What does John 8:16 mean?
ESV: Yet even if I do judge, my judgment is true, for it is not I alone who judge, but I and the Father who sent me.
NIV: But if I do judge, my decisions are true, because I am not alone. I stand with the Father, who sent me.
NASB: But even if I do judge, My judgment is true; for I am not alone in it, but I and the Father who sent Me.
CSB: And if I do judge, my judgment is true, because it is not I alone who judge, but I and the Father who sent me.
NLT: And if I did, my judgment would be correct in every respect because I am not alone. The Father who sent me is with me.
KJV: And yet if I judge, my judgment is true: for I am not alone, but I and the Father that sent me.
NKJV: And yet if I do judge, My judgment is true; for I am not alone, but I am with the Father who sent Me.
Verse Commentary:
A common claim of those who reject Jesus' divine nature is that "He never claimed to be God." Verses such as this show that to be false. When a person claims to do what only God can do, or to know what only God can know, that is the same as claiming to be God. Jesus' enemies know this all too well, and it's the reason He is accused of blasphemy by those who seek to have Him killed. Here, Jesus claims to speak with divine authority—that His judgment is identical to that of God the Father, and that He was in fact sent by God the Father.

According to the prior verse, this makes Jesus' judgment, and His moral authority, far superior to that of the religious leaders who are opposing Him. Even by human standards, they are using the wrong kind of discernment: they are judging "by the flesh." Jesus is not only using "right judgment" (John 7:24), He has access to judgment based in the very will of God.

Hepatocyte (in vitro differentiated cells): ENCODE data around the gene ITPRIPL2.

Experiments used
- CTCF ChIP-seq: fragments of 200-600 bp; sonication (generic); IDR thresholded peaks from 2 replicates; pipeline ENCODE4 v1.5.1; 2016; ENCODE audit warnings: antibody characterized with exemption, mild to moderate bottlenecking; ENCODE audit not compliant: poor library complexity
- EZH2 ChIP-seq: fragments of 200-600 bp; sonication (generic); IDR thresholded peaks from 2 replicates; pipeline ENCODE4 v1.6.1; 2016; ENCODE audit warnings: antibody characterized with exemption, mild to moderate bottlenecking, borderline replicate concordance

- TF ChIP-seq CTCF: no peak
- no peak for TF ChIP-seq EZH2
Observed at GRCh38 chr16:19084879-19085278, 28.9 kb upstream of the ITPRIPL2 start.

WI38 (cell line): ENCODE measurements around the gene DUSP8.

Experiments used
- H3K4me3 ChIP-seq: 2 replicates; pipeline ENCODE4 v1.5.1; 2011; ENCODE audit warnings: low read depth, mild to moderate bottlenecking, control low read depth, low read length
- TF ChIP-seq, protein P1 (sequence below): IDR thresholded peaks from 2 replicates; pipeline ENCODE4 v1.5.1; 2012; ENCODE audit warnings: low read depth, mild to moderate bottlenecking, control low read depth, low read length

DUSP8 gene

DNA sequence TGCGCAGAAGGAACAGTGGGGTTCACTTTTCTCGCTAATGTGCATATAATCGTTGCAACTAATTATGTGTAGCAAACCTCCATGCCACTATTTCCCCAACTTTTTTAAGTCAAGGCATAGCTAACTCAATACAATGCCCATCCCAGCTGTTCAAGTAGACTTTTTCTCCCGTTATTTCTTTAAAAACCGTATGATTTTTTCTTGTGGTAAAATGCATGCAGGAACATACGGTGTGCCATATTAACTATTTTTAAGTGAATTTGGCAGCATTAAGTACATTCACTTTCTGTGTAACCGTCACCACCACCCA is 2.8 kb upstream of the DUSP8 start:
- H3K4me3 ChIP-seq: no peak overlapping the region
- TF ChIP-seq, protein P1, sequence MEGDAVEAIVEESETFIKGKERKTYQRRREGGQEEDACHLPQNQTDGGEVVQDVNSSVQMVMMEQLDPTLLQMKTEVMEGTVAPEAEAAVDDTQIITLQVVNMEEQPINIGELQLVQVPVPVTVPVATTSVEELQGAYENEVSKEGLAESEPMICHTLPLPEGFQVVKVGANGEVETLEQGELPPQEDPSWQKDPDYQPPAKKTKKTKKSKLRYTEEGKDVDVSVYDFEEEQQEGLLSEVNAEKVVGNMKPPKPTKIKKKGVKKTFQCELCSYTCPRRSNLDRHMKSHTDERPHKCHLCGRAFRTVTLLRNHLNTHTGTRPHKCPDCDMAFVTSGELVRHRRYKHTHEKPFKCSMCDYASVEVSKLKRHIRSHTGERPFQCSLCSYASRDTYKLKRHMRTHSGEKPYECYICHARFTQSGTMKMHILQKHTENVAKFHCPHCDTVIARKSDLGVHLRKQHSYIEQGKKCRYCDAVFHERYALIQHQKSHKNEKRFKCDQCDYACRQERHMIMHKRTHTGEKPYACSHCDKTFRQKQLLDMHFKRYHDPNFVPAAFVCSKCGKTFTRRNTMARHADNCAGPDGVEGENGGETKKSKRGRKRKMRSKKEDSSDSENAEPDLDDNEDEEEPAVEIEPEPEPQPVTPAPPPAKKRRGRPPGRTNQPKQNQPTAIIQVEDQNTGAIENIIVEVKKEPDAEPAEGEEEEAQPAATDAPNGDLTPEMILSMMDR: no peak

Verse Context:
John 8:12–30 includes the second of Jesus' seven ''I AM'' statements, as recorded in the gospel of John. Jesus' reference to light was probably playing off of a ritual performed during the Feast of Booths, where lamps would be lit using wicks made from the robes of priests. This continues the dialogue of chapter 7, picking up where John 7:52 left off. The exchange between Jesus and the Pharisees will escalate, in part showing that Jesus was not afraid to directly castigate those who misled the people.
Chapter Summary:
John chapter 8 includes the story of the adulterous woman, a well-known but controversial passage. Most scholars believe this story is authentic, but not originally found in this exact spot in Scripture. This chapter continues Jesus' preaching during the Feast of Booths, where He once again comes into conflict with local religious leaders. Here, Christ will make His second ''I AM'' statement, using the analogy of light, which is a common theme in Hebrew theology. This conversation will become more and more heated. Eventually, Jesus' opponents are enraged enough to attempt killing Him right then and there.
Chapter Context:
Jesus is attending the Feast of Booths in Jerusalem, and has once again come into conflict with the local religious authorities. In the previous chapter, Jesus referred to Himself as a source of living water, playing off of the festivals' ritual pouring of water in the temple. In this chapter, Jesus will use the imagery of lights, also related to festival traditions. This chapter demonstrates Jesus' willingness to be direct, even aggressive, with His critics. The next few chapters will complete Jesus' public ministry, as He prepares for His impending death.
Book Summary:
The disciple John wrote the gospel of John decades after the gospels of Matthew, Mark, and Luke were written. The author assumes that a reader is already familiar with the content of these other works. So, John presents a different perspective, with a greater emphasis on meaning. John uses seven miracles—which he calls "signs"— to prove that Jesus is, in fact, God incarnate. Some of the most well-known verses in the Bible are found here. None is more famous than the one-sentence summary of the gospel found in John 3:16.
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